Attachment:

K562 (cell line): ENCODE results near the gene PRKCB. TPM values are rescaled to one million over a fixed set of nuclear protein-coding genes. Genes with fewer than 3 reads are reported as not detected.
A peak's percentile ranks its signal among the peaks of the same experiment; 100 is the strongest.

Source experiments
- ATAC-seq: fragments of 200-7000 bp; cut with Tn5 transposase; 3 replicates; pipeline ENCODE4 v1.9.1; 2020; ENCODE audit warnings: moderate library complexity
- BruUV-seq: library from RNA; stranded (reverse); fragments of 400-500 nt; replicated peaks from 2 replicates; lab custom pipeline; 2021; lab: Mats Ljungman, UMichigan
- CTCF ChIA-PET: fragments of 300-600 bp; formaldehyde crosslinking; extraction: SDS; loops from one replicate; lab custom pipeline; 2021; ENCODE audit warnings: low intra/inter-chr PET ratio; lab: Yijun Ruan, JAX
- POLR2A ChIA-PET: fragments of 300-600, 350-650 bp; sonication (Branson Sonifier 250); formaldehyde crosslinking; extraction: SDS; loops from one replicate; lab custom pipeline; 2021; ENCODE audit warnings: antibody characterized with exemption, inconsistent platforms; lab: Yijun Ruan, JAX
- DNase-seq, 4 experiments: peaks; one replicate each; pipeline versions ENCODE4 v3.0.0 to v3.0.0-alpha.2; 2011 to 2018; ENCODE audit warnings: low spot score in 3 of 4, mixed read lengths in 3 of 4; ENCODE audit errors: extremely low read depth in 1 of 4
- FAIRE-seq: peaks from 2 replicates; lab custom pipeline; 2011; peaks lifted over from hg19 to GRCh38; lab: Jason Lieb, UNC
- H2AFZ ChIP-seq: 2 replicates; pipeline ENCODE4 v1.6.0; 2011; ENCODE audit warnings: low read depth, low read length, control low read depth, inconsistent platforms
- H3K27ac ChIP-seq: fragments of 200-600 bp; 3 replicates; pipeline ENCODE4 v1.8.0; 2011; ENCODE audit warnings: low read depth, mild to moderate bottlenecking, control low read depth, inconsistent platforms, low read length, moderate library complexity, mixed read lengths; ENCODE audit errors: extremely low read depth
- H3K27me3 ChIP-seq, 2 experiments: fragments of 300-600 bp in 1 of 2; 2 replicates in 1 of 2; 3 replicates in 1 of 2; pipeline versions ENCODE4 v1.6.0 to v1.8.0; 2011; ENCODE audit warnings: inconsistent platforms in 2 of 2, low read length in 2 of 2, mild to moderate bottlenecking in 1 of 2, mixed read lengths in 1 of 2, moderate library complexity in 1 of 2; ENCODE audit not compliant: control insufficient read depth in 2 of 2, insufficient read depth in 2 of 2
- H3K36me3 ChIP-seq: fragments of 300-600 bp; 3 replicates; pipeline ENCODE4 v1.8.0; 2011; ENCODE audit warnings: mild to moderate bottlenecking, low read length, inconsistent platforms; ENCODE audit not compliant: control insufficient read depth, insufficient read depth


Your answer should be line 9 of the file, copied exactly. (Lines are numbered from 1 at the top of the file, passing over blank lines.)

- FAIRE-seq: peaks from 2 replicates; lab custom pipeline; 2011; peaks lifted over from hg19 to GRCh38; lab: Jason Lieb, UNC